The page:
John Ringo
between users and manufacturers is that users tend to develop innovations that are functionally novel, requiring a great deal of user-need information and use-context information for their development. In contrast, manufacturers tend to develop innovations that are improvements on well-known needs and that require a rich understanding of solution information for their development. For example, firms that use inventory-management systems, such as retailers, tend to be the developers of new approaches
Eric von Hippel (Democratizing Innovation)
problem as I write this)—could easily moot many medical advances since 1918. Disease impact would also ripple through the economy to disastrous effect. With everyone from air traffic controllers to truck drivers out sick, just-in-time inventory systems would crash, supply chains would collapse, for lack of some part production lines would shut down, while schools and day-care facilities might close for weeks, and an overburdened “last mile” would limit the ability of people to work from home.
John M. Barry (The Great Influenza: The Story of the Deadliest Pandemic in History)
Then we come to the works that appear in eight out of the nine art histories. They were Velazquez’s Las Meninas, one or another of the pages of the Limbourg brothers’ illuminations for Les Très Riches Heures du Duc de Berry, Ghiberti’s Gates of Paradise on the north baptistery door of the Florence cathedral, Edvard Munch’s Scream, and Theodore Gericault’s Raft of the Medusa. All are important works, and at least two, Las Meninas and Gates of Paradise, attract extravagant praise in many art histories. The others are among the finest representatives of a movement or genre—but that’s why they are shown so often, not because anyone thought they belonged at the very apex of artistic greatness. Thus the first and obvious difference between a list of art works and the index of artists: Whatever quibbles one might have with the precise ordering of a list of great artists in the Western art inventory, all the people who are near the top belong somewhere near the top. The same cannot be said of all the works of art that are near the top. The ordering of Western artists has high face validity, whereas the ordering of works of Western art does not.
Charles Murray (Human Accomplishment: The Pursuit of Excellence in the Arts and Sciences, 800 B.C. to 1950)
A spot-check inventory taken in the midst of disturbances can be of very great help in quieting stormy emotions. Today’s spot check finds its chief application to situations which arise in each day’s march. The consideration of long-standing difficulties had better be postponed, when possible, to times deliberately set aside for that purpose.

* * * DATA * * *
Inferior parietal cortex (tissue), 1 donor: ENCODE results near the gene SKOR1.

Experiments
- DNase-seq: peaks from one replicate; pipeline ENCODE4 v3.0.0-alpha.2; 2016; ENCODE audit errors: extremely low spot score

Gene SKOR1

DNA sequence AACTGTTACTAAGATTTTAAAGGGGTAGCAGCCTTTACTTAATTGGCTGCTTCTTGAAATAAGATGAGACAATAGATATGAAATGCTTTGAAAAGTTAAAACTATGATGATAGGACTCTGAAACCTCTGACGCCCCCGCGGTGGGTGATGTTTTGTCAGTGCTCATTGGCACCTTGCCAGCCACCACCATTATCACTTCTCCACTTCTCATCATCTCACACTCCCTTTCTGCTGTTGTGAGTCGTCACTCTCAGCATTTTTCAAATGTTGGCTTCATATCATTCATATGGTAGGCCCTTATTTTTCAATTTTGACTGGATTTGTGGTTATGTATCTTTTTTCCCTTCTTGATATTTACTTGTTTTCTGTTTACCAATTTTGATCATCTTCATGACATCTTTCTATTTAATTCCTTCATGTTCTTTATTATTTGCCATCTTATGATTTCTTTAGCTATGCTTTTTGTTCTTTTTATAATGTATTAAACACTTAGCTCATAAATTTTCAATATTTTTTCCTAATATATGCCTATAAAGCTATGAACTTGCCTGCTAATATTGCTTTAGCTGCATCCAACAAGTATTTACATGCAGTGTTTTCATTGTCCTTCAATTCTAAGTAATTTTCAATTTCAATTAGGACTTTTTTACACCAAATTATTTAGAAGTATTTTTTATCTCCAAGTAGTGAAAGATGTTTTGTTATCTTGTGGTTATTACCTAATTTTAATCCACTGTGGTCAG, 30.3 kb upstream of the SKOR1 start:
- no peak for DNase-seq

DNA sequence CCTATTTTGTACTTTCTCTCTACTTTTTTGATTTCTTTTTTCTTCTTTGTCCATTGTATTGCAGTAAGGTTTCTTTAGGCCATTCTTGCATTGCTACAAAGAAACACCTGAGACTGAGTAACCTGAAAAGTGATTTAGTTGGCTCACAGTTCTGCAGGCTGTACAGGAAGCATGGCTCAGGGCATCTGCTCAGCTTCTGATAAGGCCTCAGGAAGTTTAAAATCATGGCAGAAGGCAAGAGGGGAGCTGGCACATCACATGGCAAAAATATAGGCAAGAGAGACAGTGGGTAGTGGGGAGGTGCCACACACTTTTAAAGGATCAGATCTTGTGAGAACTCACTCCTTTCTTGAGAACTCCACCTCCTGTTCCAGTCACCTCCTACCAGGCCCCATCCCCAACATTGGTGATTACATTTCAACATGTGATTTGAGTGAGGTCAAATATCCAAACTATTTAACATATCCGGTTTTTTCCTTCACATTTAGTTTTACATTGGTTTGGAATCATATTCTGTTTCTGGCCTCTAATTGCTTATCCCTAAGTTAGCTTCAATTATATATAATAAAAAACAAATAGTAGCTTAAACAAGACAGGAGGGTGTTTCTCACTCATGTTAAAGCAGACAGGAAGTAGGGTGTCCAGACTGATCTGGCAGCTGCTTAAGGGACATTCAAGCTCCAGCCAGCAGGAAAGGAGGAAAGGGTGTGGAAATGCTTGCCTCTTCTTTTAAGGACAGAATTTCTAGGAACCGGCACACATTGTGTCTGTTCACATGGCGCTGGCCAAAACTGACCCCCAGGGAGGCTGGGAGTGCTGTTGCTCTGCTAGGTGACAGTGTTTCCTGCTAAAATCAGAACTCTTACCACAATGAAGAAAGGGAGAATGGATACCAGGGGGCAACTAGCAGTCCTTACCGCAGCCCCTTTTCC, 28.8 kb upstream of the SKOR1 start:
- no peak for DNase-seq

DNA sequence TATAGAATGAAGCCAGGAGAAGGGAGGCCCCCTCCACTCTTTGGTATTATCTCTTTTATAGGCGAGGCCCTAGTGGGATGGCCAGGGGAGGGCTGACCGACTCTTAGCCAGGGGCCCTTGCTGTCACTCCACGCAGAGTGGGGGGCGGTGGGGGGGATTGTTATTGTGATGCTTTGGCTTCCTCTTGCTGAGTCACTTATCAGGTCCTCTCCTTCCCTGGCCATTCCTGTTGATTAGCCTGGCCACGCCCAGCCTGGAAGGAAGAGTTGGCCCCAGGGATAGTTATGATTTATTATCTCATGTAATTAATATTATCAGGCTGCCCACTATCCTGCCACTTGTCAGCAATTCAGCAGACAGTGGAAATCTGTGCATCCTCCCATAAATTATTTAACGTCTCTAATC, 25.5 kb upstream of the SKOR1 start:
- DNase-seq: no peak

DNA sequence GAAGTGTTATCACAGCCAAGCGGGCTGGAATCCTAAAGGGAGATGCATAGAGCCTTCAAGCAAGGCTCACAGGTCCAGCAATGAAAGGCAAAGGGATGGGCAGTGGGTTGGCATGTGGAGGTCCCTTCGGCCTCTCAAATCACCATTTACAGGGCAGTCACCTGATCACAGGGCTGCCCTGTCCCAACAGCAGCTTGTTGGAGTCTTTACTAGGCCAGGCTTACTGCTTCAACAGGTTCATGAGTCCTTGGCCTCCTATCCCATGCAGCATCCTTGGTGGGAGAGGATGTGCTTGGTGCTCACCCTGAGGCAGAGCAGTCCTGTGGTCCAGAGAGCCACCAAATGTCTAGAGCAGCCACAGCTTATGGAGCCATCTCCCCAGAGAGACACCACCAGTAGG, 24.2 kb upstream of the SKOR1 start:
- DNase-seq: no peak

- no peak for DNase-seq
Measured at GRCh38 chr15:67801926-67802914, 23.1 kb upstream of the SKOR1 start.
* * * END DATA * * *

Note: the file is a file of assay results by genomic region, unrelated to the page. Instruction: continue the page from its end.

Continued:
A.A. World Services Inc. (As Bill Sees It)
That summer, Harrison Miller and Bezos butted heads in front of the board of directors over the size of the bet on toys. Bezos wanted Miller to plow $120 million into stocking every possible toy, from Barbie dolls to rare German-made wooden trains to cheap plastic beach pails, so that kids and parents would never be disappointed when they searched for an item on Amazon. But a prescient Miller, sensing disaster ahead, pushed to lower his own buy. “No! No! A hundred and twenty million!” Bezos yelled. “I want it all. If I have to, I will drive it to the landfill myself!” “Jeff, you drive a Honda Accord,” Joy Covey pointed out. “That’s going to be a lot of trips.” Bezos prevailed. And the company would make a sizable contribution to Toys for Tots after the holidays that year. “That first holiday season was the best of times and the worst of times,” Miller says. “The store was great for customers and we made our revenue goals, which were big, but other than that everything that could go wrong did. In the aftermath we were sitting on fifty million dollars of toy inventory. I had guys going down the back stairs with ‘Vinnie’ in New York, selling Digimons off to Mexico at twenty cents on the dollar. You just had to get rid of them, fast.” The electronics effort faced even greater challenges. To launch that category, David Risher tapped a Dartmouth alum named Chris Payne who had previously worked on Amazon’s DVD store. Like Miller, Payne had to plead with suppliers—in this case, Asian consumer-electronics companies like Sony, Toshiba, and Samsung. He quickly hit a wall. The Japanese electronics
Brad Stone (The Everything Store: Jeff Bezos and the Age of Amazon)
Gratitude become the unexpected benefit of the extreme vulnerability I felt. Once my heart opened up to how vulnerable I was, a path cleared and gratitude was quick to enter. An open heart take inventory. It's also what you do when you're on an adventure.
Karen Rinaldi (It's Great to Suck at Something: The Unexpected Joy of Wiping Out and What It Can Teach Us About Patience, Resilience, and the Stuff that Really Matters)